Aside from that, he's a total over-the-top alpha ass throughout the story. Jenna has just escaped 20 years of hell being controlled and abused by a cult and Isaac takes one look at her and goes all controlling he-man. He is all 'she's mine,' 'you belong to me,' and when he starts talking about keeping her pregnant all the time so she can't get away from him...I almost threw the book across the room. I get that he wanted to protect her and love her, but his thoughts, actions and words were just too much given the things that Jenna had been through. It was completely unromantic for me.
And the romance itself? There's the insta-devotion for Isaac which I could have dealt with if the story hadn't devolved into super sappy, mushy, sugary-sweet ramblings and professions of love that just made me roll my eyes. I'm not the biggest fan of super sappy anyway and I didn't like it at all here. It didn't fit the tone of the story either. When I'm reading romantic suspense I don't want to read devotional soliloquys between the characters.
From a storyline standpoint the book was okay. I could nit-pick over the fact that the premise of the storyline is basically a repeat of other storylines in this series - female character has special power and an evil person wants her to exploit the power. I would have preferred some variation in the storylines but it wasn't a book-killer for me. I did find it to be a rather slow moving story with just a lot of sitting around and repetition, not enough development and action. And then end? Ugh. What happens toward the end was so obviously a set up and that you had a group of badass agents fall for it was TSTL. Seriously. It was like there was a big flashing neon sign screaming set up and they all fell for it. Given the danger Jenna was in, why was she put in that situation anyway, even if it wasn't a set up? Again, TSTL on all characters parts. And why were all the women there? That made no sense at all to me. None. Then the finale seemed overly simplified. I just expected more from the plot of this book. It wasn't horrible but by far not the best I've read.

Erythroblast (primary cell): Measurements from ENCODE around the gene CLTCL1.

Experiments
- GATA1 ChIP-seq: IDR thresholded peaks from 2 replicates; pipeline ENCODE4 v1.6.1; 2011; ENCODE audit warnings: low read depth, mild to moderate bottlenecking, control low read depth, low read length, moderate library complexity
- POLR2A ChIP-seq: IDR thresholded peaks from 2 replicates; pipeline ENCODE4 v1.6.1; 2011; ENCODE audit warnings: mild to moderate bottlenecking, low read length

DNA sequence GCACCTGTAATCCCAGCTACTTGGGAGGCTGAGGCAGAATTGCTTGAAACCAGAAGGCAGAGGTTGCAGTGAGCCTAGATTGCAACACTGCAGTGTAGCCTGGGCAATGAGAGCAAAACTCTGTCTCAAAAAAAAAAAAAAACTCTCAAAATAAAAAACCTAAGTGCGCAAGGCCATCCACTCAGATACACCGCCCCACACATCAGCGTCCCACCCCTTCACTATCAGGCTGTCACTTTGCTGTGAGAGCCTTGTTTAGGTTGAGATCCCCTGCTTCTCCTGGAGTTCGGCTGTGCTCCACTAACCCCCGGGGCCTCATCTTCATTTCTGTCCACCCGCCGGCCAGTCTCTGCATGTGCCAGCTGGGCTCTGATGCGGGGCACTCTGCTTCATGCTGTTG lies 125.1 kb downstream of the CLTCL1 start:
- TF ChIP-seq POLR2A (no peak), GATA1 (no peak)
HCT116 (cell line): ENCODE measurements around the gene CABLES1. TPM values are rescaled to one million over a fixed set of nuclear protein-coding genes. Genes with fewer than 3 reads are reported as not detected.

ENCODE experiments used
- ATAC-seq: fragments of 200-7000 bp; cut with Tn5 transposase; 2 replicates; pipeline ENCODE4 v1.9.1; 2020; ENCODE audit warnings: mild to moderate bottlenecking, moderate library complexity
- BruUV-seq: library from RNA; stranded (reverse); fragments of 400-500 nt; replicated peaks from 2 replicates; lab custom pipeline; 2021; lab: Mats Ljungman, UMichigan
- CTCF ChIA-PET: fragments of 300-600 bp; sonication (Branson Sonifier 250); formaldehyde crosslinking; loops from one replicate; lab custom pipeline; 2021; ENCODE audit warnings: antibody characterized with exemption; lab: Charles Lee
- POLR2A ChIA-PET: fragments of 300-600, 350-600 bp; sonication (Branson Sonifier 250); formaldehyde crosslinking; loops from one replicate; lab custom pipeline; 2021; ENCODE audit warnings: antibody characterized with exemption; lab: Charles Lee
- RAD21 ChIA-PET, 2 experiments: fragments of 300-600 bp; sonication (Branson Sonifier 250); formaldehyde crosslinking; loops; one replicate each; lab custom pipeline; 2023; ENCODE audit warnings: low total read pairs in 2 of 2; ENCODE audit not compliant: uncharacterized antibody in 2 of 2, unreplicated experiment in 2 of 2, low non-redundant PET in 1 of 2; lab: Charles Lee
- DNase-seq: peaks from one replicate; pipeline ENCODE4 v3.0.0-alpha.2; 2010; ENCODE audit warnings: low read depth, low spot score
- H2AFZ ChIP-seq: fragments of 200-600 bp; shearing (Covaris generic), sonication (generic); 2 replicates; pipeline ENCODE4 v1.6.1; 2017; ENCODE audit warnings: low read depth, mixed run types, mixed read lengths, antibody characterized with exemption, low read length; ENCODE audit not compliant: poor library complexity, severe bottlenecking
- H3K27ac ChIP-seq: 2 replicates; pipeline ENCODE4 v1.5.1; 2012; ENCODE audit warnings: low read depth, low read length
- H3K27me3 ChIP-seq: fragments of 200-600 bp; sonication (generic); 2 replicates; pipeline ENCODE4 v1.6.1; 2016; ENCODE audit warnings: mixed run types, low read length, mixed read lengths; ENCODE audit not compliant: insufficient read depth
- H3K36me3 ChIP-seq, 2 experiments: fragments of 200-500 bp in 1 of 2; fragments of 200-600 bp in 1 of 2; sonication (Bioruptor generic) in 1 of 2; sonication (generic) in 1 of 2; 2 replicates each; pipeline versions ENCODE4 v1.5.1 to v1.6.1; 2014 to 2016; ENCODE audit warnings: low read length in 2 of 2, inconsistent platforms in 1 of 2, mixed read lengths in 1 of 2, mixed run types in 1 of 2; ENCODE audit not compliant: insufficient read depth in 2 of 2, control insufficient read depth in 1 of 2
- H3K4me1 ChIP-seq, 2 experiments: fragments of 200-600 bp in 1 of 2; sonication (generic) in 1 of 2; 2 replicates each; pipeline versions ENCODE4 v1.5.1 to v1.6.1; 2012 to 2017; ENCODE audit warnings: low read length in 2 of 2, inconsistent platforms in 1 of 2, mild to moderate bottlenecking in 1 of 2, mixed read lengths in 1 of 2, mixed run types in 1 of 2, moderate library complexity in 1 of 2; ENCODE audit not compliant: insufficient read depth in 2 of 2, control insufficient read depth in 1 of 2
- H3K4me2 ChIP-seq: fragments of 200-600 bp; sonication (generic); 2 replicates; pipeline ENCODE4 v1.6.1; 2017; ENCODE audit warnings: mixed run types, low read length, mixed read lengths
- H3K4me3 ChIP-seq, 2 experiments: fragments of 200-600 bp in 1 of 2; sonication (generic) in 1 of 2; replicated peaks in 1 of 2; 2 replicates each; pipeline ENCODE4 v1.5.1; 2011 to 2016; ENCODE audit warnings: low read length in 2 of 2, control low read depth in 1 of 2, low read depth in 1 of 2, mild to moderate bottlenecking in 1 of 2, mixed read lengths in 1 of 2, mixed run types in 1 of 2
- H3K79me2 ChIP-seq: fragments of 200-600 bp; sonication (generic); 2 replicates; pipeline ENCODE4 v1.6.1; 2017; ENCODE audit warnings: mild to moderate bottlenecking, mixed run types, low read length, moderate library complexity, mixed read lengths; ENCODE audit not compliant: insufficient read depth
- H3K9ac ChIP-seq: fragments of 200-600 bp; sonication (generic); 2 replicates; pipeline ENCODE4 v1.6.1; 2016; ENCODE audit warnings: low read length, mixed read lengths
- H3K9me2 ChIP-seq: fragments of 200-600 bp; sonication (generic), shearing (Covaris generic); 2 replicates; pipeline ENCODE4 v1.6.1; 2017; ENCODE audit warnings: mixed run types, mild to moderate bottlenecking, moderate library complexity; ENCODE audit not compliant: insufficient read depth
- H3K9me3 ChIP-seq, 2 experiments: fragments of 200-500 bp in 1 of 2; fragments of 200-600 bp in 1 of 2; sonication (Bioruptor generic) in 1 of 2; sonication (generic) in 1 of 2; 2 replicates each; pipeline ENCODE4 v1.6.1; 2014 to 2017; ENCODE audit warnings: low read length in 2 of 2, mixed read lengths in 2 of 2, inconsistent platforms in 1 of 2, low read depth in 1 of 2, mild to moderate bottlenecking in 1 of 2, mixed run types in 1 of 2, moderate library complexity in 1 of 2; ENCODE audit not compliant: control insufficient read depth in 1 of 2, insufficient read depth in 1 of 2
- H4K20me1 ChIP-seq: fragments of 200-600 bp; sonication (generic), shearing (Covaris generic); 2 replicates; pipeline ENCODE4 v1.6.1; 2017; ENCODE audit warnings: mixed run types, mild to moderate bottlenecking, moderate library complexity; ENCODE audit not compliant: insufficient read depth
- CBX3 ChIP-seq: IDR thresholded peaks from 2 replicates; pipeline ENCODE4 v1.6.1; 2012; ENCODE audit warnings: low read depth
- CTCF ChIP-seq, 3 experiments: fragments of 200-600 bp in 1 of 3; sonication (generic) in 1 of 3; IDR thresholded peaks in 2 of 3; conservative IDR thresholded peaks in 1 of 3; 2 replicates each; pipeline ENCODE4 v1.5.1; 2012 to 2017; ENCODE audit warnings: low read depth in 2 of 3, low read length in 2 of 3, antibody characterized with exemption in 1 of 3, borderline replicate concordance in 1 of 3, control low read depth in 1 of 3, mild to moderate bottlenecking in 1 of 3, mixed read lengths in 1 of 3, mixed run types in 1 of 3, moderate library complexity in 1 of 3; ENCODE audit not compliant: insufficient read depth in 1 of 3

I also think there could have been a little more time spent on the set up of DSS - what it is, who founded it, why, what they do, etc. There was a little bit too much of a reliance on the readers have read - and remembered - everything from past books.
Lastly, one of the things that bugged me most about this book was that there were these insanely long chunks of internal monologue - like pages long. Primarily with Isaac thinking obsessively about Jenna - what an angel she is, how he plans to keep her forever and ever, how he'll do anything to protect her, how he'd never survive if anything happened to her. Etc, etc, etc. There was also Jenna thinking endlessly about her situation, how she doesn't want anyone hurt because of her, yadda yadda. Between the two of them, there's so much repetitive dead space in this book spent on their internal thoughts that it bored me to death. I can't count how many times I put the book down during these chunks because I was so bored from reading the same thoughts over and over and over again. It also signified the overall lack of action in the story. I admit that I did start to skim read some of these chunks as the book went on.
I wish I could give a few good points to the story but there really wasn't anything that jumps out as me as something I enjoyed. I honestly was just glad to finish it. I expected so much more from a Maya Banks book. I will continue to read the series as I'm greatly hoping this book was an aberration. I know the author has multiple series going and also that she's been going through some very serious health problems (which makes me feel like a jerk for writing such a negative review)...so I have very high hopes that this was just the rare book that didn't hit the mark.
((I apologize to the author for the critical (but honest) review! Best wishes for a speedy recovery and I hope your health is on the upswing!))...more